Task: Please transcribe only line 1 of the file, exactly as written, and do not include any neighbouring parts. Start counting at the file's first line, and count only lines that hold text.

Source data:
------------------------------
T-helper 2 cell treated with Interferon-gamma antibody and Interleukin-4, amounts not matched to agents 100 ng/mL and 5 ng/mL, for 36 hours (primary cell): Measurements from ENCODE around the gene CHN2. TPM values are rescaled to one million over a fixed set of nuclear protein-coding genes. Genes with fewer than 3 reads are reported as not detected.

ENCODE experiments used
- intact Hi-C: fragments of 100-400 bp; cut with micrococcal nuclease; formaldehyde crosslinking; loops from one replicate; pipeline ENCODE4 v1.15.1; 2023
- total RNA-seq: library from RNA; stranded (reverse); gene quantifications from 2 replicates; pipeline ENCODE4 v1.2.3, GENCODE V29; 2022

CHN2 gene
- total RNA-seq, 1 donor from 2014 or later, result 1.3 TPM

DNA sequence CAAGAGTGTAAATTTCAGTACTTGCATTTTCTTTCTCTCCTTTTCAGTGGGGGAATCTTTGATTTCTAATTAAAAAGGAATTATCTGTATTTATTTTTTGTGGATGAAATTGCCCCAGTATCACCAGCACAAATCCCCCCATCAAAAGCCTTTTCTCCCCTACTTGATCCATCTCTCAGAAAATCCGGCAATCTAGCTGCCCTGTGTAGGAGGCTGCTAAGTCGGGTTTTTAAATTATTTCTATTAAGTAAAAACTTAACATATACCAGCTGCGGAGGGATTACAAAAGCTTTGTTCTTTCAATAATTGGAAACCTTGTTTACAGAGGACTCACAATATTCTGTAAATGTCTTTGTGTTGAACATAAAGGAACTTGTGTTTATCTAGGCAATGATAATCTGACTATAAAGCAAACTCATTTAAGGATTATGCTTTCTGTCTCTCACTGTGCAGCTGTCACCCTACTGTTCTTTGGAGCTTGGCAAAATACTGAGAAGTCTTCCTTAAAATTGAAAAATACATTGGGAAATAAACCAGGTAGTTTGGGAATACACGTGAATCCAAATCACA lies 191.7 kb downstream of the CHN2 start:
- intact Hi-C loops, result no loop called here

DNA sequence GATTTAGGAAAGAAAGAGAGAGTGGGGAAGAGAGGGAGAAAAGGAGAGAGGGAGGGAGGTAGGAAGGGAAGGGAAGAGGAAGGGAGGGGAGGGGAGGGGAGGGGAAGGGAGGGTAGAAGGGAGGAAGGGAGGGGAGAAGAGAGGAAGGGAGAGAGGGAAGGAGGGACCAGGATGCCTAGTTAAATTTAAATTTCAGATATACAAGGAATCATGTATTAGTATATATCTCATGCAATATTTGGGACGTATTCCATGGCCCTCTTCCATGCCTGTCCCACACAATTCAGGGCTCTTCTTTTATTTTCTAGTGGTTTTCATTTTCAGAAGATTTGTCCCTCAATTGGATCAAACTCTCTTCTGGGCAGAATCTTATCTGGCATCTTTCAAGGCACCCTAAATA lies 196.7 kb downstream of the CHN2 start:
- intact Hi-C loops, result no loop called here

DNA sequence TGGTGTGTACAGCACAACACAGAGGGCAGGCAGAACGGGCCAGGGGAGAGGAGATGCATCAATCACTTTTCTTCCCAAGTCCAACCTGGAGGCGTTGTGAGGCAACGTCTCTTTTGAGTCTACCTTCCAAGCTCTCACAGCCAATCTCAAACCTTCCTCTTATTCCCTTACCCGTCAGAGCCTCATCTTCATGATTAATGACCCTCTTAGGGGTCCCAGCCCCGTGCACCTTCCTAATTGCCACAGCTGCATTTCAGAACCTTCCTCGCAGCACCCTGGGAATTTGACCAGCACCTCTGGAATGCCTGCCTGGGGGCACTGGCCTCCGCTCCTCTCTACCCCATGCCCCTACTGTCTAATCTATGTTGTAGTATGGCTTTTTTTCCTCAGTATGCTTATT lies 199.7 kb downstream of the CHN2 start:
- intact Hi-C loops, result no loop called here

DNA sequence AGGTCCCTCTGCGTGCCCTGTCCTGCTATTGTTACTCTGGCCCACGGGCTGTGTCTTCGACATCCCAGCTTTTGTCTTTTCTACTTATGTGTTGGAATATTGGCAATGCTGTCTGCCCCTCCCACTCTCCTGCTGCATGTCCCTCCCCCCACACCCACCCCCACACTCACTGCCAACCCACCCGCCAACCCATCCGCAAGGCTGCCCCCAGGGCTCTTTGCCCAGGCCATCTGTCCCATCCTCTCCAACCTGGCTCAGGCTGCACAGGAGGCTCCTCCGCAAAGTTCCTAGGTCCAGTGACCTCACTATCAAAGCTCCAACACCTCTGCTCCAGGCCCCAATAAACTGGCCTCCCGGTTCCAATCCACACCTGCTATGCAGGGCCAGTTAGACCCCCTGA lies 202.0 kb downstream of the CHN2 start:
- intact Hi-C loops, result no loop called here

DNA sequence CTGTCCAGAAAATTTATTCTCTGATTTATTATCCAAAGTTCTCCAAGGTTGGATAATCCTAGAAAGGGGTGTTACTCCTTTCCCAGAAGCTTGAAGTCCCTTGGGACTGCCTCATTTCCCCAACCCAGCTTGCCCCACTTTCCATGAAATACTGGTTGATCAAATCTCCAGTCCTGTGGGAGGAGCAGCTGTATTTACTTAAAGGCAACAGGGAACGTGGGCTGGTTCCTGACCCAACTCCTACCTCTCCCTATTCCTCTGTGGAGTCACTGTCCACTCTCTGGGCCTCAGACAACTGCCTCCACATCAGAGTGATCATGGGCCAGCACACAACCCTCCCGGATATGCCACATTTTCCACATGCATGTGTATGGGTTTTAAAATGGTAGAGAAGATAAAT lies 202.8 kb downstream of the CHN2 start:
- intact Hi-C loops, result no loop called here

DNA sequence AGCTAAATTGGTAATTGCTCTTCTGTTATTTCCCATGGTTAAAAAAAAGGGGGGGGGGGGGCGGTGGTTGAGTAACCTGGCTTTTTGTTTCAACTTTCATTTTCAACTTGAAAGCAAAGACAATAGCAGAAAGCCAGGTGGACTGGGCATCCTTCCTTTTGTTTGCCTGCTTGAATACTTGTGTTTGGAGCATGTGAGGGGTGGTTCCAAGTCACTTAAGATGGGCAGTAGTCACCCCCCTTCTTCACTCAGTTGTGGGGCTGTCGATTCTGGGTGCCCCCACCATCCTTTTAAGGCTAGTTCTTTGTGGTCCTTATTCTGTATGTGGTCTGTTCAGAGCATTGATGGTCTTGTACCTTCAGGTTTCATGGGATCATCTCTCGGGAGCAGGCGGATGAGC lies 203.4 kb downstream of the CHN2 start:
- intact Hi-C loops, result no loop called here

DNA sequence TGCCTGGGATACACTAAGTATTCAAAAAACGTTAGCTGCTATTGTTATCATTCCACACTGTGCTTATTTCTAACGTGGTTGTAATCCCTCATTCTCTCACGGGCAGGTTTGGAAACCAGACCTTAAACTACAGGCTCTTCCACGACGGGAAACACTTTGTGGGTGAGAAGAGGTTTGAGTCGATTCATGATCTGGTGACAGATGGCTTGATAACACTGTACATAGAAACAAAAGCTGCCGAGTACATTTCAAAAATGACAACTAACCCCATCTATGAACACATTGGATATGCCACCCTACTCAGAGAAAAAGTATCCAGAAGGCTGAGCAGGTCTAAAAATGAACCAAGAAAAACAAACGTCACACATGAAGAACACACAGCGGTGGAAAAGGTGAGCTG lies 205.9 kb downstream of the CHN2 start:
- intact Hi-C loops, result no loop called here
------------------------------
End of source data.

T-helper 2 cell treated with Interferon-gamma antibody and Interleukin-4, amounts not matched to agents 100 ng/mL and 5 ng/mL, for 36 hours (primary cell): Measurements from ENCODE around the gene CHN2. TPM values are rescaled to one million over a fixed set of nuclear protein-coding genes. Genes with fewer than 3 reads are reported as not detected.